Cavendish’s first paper on McNab’s experiments cited Lorenz Crell’s Chemische Annalen and Neue Entdeckungen in der Chemie. It was read to the Royal Society in February 1786, and in an earlier chapter of this book we learned that in January 1786 Cavendish (through Blagden) told Crell that he wanted to subscribe to his journal. We see that he had use for it, a possible reason for his impatience at the delays in receiving it.79

All told, Cavendish published three papers on heat (or cold, which belongs to the same subject), all three presenting experiments done by others, by Hutchins and McNab. He carried out experiments on freezing mixtures and on the freezing of mercury at his house, but he was content to limit his public contribution to planning, commenting on, and drawing inferences from experiments done by observers working in a cold climate, in close association with the Royal Society.


The first sentence of Blagden’s contribution to the family obituary of Cavendish reads: Cavendish made himself master of “every part of Sir Isaac Newton’s philosophy.” Cavendish’s researches in heat support this observation. He studied latent heats, but he did not use Black’s word latent, as he explained in a footnote to his paper on the freezing point of mercury in 1783. The word “relates to an hypothesis depending on the supposition, that the heat of bodies is owing to their containing more or less of a substance called the matter of heat; and as I think Sir Isaac Newton’s opinion, that heat consists in the internal motion of the particles of bodies, much the most probable, I chose to use the expression, heat is generated.”80 In his paper “Experiments on Air” the following year, in connection with a recent paper in which Watt spoke of latent heat, Cavendish said that he avoided Watt’s “form of speaking” because he thought it “more likely that there is no such thing as elementary heat” and because it could “lead to false ideas.”81 The passage on Watt in 1784 and the footnote on Black the year before are Cavendish’s only published statements on the nature of heat. The manuscripts he left at his death are found to contain two references to Newton’s theory of heat. One appears in a corollary to a theorem in a paper on the theory of motion, which begins, “Heat most likely is the vibrating of the particles of which bodies are composed.” The other, quoted earlier, appears in his experimental paper on latent and specific heats: some of his experiments appeared to conflict with “Newton’s theory of heat,” but they could be reconciled by a proposition. The paper ends without the proposition, about which he may have had second thoughts. Until recently, these references, two published and two unpublished, were the only known explicit statements by Cavendish on the nature of heat. Since heat was one of his major fields of research, and since it had connections with other fields such as electricity, magnetism, pneumatic chemistry, pneumatics, and meteorology, what was missing from his scientific papers was a fully developed theory of heat comparable to his theory of electricity. He had indeed worked out such a theory, only it had been separated from his scientific manuscripts. It came to light in 1969, when a direct descendent of Cavendish’s principal heir put it up for sale.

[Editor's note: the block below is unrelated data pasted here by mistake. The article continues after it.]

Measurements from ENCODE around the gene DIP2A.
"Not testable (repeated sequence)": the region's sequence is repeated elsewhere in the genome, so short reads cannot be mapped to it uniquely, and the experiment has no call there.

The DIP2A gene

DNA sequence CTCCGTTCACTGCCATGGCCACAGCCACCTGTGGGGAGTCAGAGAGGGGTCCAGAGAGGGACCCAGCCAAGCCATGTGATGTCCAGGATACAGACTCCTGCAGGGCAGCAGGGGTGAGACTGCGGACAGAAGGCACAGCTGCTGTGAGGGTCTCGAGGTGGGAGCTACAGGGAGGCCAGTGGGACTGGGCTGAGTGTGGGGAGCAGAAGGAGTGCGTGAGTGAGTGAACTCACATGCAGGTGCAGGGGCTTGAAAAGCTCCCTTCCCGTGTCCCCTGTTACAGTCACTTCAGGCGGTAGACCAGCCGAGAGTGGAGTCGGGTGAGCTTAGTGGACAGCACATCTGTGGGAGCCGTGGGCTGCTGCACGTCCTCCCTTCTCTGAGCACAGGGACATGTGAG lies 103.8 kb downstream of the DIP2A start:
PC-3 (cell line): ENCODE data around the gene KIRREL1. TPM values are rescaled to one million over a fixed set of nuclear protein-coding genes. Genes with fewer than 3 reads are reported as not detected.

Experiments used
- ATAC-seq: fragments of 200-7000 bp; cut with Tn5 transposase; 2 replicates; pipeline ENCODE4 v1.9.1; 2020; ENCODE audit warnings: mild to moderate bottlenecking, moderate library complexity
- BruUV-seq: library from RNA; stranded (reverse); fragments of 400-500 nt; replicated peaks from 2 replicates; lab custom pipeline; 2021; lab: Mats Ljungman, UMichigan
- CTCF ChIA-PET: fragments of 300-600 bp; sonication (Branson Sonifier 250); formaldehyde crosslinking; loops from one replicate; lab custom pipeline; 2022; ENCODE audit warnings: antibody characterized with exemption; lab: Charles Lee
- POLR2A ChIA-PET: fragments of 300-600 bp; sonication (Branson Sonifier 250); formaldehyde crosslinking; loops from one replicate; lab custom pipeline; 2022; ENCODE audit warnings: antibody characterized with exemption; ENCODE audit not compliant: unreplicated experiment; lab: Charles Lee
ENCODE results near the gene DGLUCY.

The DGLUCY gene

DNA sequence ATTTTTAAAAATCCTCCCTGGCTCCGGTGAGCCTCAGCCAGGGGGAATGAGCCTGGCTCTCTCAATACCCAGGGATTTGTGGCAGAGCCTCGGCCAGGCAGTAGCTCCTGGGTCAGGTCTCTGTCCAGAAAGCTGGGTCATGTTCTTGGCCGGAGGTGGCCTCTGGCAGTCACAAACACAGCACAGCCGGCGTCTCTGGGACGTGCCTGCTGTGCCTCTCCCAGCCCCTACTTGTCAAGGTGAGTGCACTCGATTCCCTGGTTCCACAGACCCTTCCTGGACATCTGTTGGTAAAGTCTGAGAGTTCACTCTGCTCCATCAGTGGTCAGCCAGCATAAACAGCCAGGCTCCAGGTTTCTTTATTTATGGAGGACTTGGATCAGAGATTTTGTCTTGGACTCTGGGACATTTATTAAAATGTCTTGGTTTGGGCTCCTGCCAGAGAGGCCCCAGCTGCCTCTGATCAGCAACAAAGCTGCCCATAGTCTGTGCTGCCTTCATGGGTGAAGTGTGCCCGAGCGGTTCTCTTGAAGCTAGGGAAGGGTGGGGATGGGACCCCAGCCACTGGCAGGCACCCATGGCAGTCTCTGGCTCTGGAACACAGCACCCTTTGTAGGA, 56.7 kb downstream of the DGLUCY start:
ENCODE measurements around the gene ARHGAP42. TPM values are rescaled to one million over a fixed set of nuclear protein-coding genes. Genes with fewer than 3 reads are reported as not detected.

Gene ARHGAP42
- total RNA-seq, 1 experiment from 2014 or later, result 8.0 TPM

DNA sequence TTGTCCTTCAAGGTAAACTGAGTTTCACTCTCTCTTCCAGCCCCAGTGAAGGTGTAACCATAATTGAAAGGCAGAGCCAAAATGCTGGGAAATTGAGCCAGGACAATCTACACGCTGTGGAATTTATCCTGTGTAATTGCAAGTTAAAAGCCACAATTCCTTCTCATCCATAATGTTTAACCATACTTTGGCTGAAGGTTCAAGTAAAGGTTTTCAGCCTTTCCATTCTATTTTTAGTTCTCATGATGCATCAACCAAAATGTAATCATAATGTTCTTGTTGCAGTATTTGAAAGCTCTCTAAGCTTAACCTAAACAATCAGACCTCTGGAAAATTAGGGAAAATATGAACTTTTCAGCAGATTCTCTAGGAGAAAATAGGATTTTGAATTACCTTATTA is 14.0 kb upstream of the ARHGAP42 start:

The new manuscript was inside a folded sheet labeled in Cavendish’s hand “Heat.” It is a theoretical paper, which he definitely wrote for publication. The first draft he referred to as the “foul copy,” to which he appended a number of pages of additions and alterations, and the revised second draft is a nearly fair copy with some crossings out and certain paragraphs marked for rearrangement for the next writing, which he apparently did not carry out. He referred to the “text,” to which he supplied an apparatus of footnotes, and he called the whole a “paper.” The paper is a mathematical, mechanical theory of heat complete with the principle of conservation of energy and applications to the principal branches of physical science.82